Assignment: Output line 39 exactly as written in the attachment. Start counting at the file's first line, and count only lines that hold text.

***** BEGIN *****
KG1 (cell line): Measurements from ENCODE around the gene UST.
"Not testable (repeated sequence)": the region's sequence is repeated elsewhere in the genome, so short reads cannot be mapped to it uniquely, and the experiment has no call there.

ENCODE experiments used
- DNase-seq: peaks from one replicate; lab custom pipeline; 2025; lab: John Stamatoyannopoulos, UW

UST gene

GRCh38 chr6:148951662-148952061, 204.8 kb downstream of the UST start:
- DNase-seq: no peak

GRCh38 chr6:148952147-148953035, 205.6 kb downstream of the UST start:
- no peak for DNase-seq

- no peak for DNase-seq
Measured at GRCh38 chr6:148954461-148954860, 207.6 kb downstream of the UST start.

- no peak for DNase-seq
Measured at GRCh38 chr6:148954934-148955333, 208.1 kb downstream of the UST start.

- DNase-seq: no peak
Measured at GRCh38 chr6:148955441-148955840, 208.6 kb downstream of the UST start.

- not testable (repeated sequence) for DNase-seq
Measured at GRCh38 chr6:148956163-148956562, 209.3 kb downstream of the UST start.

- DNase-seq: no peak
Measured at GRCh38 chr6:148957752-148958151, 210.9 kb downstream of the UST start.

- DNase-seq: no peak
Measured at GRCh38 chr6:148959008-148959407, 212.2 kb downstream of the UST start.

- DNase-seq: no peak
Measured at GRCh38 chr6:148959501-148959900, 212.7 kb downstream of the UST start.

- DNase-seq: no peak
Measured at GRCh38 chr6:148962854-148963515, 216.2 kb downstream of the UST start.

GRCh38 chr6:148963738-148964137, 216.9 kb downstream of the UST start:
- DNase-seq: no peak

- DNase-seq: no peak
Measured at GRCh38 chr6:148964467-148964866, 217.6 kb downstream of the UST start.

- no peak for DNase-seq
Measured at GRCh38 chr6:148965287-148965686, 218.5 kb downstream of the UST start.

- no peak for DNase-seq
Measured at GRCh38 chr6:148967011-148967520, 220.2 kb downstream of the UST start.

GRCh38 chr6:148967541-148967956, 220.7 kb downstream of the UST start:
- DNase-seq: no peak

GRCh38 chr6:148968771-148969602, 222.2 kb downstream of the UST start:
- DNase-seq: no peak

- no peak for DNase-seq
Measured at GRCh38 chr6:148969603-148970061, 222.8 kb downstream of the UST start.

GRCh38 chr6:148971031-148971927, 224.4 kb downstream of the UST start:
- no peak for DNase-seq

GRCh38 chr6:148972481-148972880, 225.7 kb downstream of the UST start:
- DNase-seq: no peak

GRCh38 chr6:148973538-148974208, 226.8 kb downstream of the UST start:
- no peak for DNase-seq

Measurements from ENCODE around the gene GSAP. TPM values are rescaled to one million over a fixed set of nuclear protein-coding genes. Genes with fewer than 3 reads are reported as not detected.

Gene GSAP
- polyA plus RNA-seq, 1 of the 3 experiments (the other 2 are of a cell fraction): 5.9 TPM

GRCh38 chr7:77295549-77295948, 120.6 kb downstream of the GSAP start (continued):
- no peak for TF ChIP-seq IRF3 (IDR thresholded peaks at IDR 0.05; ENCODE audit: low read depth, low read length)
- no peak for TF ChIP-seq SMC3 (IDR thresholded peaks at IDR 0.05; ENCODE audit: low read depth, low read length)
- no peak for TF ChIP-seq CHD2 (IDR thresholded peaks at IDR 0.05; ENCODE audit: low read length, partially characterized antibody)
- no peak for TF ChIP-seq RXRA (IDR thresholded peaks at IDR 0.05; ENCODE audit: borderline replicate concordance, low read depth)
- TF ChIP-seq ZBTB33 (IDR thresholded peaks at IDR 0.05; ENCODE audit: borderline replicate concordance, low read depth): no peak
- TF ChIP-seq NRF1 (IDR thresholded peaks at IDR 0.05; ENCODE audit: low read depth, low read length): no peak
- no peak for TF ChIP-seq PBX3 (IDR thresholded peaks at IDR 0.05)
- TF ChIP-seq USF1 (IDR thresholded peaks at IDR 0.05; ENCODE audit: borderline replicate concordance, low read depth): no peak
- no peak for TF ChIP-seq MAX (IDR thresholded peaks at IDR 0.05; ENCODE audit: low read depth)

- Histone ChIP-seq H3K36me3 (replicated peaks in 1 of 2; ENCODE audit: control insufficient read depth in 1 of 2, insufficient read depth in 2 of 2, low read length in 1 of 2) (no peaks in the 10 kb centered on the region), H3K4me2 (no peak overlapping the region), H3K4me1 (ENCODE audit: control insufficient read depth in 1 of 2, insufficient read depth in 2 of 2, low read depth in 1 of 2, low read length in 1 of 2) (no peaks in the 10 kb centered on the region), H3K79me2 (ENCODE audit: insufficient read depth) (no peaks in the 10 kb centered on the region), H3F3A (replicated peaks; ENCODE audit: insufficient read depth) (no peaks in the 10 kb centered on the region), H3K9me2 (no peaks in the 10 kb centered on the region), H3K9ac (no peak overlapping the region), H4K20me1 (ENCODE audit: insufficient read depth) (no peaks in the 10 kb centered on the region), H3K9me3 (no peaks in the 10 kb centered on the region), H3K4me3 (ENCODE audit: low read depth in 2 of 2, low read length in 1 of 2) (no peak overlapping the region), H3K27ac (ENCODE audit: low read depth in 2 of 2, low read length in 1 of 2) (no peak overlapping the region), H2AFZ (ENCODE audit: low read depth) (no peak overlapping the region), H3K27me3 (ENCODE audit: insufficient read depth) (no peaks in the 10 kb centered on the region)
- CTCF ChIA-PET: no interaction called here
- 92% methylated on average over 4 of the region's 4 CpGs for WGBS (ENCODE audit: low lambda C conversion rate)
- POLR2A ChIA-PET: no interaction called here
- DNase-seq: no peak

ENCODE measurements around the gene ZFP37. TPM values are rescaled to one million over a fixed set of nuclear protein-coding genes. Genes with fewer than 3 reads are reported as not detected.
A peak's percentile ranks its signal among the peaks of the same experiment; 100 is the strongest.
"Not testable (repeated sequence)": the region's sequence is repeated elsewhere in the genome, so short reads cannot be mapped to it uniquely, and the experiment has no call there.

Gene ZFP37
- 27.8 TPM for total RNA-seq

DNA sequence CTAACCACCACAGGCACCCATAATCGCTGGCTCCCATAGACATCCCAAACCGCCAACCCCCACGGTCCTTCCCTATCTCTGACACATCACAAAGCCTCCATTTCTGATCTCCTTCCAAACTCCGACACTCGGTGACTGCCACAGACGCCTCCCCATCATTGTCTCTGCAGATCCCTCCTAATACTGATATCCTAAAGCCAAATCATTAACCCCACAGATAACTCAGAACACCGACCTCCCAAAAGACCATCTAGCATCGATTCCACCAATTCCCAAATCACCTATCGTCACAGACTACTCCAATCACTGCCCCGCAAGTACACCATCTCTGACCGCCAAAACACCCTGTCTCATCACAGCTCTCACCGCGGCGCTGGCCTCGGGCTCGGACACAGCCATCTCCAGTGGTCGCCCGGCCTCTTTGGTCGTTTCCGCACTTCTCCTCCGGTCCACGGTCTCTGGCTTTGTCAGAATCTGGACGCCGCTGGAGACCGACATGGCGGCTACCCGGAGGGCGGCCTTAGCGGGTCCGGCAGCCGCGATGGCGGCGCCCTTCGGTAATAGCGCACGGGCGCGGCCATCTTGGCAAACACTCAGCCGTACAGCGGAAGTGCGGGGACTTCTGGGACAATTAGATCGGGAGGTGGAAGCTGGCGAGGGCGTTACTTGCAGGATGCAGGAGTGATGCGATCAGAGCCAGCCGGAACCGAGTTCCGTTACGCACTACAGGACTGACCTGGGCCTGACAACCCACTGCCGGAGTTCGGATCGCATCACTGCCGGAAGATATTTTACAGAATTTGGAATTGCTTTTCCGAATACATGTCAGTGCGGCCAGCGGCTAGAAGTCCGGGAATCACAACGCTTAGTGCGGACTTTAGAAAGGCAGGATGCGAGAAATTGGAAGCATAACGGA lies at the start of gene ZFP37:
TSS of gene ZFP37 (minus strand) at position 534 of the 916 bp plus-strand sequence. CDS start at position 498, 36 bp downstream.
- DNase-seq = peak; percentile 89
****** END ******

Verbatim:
Measured at GRCh38 chr6:148969603-148970061, 222.8 kb downstream of the UST start.